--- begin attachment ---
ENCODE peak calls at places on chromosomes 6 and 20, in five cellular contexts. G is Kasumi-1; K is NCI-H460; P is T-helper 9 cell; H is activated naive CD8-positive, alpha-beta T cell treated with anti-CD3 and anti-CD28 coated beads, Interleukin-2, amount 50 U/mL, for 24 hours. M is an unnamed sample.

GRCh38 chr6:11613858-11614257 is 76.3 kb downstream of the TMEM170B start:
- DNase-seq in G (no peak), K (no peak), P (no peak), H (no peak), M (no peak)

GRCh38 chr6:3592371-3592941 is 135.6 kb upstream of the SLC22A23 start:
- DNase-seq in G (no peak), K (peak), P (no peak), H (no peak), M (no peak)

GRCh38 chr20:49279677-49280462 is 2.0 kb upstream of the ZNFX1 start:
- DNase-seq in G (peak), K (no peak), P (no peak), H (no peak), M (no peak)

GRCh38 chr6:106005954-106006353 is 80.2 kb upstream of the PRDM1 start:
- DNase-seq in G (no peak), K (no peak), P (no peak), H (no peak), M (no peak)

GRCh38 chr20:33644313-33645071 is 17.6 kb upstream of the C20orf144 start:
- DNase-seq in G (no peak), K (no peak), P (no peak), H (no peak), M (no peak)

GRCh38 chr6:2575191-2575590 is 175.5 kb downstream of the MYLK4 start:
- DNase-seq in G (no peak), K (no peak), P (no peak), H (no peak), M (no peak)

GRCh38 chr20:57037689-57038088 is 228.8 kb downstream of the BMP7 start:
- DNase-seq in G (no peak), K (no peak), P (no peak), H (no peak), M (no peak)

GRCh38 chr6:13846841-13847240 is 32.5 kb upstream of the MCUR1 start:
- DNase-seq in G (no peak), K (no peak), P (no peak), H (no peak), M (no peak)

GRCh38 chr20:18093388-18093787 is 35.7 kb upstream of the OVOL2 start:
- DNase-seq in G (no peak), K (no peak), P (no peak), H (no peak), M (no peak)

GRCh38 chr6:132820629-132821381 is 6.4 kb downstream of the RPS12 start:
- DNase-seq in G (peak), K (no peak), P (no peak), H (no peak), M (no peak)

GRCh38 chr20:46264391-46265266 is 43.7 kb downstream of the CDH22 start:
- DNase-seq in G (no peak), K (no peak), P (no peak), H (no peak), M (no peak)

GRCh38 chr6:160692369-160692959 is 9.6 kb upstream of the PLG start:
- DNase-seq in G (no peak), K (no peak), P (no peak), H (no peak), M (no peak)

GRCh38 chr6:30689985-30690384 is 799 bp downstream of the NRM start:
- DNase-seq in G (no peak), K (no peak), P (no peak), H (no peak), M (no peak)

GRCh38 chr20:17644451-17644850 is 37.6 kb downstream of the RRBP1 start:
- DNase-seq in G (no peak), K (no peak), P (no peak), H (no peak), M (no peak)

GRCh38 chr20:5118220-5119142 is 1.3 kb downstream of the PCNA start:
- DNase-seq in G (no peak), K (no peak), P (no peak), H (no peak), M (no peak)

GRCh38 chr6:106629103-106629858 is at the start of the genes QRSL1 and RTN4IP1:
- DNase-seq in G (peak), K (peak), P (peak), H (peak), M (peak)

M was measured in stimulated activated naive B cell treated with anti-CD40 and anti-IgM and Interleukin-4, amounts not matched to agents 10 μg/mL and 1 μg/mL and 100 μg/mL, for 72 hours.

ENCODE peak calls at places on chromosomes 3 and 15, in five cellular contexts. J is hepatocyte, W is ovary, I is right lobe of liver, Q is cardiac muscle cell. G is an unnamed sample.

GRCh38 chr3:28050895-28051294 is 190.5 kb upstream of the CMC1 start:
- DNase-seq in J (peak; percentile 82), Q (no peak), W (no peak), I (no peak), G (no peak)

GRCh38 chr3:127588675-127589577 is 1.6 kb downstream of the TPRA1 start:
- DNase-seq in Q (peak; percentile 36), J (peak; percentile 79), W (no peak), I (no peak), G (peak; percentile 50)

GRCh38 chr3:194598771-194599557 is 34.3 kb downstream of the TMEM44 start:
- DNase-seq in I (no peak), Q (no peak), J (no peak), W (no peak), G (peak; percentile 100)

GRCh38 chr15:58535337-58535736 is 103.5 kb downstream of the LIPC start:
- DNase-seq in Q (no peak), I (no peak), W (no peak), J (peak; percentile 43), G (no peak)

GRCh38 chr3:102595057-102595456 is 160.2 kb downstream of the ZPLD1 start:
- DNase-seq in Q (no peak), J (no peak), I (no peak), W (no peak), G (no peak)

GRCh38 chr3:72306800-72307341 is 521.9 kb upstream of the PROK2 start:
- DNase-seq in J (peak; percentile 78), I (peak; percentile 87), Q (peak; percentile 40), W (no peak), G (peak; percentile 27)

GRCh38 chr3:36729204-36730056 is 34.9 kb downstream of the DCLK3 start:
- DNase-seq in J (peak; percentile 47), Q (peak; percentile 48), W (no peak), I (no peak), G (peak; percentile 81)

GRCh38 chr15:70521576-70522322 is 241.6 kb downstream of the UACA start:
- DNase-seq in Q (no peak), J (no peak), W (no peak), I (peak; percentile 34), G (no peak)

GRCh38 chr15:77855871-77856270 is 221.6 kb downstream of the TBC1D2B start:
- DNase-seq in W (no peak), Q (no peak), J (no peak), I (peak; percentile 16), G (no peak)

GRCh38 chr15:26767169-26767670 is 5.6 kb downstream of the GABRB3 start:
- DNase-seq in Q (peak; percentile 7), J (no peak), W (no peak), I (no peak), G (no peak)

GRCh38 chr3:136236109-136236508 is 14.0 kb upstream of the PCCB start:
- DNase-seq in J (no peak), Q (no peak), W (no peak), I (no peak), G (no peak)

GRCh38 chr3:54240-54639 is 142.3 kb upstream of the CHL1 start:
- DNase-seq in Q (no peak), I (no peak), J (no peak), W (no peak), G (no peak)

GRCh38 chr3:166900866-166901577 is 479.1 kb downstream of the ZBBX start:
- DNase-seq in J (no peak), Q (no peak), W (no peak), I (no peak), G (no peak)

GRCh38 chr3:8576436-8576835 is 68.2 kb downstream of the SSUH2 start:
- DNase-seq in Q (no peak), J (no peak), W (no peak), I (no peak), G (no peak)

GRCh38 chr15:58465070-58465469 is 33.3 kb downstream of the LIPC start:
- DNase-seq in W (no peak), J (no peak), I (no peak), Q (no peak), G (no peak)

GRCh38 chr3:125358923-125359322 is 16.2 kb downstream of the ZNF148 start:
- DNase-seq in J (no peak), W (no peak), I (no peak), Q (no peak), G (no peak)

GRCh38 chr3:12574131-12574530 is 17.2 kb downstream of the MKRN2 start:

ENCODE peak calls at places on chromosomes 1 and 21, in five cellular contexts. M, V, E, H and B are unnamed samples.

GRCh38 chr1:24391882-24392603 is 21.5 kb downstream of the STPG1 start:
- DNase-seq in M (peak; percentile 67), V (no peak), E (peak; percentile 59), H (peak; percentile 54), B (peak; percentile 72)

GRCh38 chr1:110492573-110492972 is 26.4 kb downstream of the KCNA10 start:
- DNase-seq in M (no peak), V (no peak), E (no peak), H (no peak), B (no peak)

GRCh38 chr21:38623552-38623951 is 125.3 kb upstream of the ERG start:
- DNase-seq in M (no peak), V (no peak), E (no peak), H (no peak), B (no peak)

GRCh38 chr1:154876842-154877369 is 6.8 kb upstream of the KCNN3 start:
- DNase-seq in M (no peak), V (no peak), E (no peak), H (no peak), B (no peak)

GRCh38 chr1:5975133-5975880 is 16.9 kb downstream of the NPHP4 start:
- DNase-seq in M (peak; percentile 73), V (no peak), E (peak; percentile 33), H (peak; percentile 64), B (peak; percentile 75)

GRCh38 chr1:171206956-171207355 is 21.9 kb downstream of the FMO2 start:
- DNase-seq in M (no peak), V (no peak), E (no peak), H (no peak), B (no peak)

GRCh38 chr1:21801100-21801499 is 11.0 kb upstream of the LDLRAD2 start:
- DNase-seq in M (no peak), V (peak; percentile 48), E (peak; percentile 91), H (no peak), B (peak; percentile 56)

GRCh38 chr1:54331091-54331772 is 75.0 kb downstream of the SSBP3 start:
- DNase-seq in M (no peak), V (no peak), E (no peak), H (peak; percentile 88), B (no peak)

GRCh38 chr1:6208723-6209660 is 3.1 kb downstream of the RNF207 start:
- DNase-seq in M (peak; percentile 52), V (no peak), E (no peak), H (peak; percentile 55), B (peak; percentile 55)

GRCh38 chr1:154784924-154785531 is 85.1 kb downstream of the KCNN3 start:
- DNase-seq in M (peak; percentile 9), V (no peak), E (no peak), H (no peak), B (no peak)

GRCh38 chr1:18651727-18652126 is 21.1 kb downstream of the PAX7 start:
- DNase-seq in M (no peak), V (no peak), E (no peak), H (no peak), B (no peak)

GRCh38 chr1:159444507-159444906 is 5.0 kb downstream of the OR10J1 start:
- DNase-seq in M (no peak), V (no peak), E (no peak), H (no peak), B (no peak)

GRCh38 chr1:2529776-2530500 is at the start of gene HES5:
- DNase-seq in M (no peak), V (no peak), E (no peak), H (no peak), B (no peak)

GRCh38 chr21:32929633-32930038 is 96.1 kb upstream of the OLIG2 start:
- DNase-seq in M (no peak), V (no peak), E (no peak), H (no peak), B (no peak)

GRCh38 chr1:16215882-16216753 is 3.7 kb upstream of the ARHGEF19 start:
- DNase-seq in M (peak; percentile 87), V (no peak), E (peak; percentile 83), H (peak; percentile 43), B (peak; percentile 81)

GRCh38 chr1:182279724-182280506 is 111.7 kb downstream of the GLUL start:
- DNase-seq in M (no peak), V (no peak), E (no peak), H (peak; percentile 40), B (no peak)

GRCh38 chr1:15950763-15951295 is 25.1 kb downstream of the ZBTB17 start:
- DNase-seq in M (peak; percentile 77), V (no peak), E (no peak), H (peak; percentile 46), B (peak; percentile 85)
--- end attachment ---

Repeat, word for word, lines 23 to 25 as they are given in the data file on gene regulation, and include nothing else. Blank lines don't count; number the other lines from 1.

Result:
- DNase-seq in G (no peak), K (no peak), P (no peak), H (no peak), M (no peak)

GRCh38 chr6:160692369-160692959 is 9.6 kb upstream of the PLG start:
- DNase-seq in G (no peak), K (no peak), P (no peak), H (no peak), M (no peak)